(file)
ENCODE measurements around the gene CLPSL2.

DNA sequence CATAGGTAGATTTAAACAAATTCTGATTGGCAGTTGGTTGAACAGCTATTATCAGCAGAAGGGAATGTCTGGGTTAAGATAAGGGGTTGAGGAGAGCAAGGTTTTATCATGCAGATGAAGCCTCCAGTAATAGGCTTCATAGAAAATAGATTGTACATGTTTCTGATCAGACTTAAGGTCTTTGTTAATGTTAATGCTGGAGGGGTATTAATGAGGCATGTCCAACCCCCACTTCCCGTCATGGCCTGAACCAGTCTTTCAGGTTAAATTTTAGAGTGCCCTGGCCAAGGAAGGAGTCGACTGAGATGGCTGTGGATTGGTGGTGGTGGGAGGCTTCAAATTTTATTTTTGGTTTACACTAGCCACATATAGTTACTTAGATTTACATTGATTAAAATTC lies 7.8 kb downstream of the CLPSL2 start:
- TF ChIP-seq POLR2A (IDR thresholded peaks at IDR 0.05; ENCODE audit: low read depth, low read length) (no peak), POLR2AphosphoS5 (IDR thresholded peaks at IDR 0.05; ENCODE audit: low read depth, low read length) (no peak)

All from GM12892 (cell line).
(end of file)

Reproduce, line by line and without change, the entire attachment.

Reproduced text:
ENCODE measurements around the gene CLPSL2.

DNA sequence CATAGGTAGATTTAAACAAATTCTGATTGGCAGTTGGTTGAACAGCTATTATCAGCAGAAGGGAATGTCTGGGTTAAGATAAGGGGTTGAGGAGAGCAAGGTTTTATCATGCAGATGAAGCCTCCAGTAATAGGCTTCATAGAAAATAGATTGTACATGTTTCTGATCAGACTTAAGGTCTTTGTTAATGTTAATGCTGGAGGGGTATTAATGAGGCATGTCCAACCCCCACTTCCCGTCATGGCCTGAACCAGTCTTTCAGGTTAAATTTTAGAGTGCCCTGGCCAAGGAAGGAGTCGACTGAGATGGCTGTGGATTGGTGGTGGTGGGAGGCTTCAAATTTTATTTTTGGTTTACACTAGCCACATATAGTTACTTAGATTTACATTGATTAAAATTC lies 7.8 kb downstream of the CLPSL2 start:
- TF ChIP-seq POLR2A (IDR thresholded peaks at IDR 0.05; ENCODE audit: low read depth, low read length) (no peak), POLR2AphosphoS5 (IDR thresholded peaks at IDR 0.05; ENCODE audit: low read depth, low read length) (no peak)

All from GM12892 (cell line).